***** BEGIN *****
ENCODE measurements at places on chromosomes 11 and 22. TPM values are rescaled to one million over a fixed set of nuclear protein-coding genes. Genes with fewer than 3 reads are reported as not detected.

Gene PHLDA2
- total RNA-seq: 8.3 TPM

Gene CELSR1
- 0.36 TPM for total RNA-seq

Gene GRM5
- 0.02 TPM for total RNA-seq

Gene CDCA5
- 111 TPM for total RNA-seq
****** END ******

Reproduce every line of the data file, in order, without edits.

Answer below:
ENCODE measurements at places on chromosomes 11 and 22. TPM values are rescaled to one million over a fixed set of nuclear protein-coding genes. Genes with fewer than 3 reads are reported as not detected.

Gene PHLDA2
- total RNA-seq: 8.3 TPM

Gene CELSR1
- 0.36 TPM for total RNA-seq

Gene GRM5
- 0.02 TPM for total RNA-seq

Gene CDCA5
- 111 TPM for total RNA-seq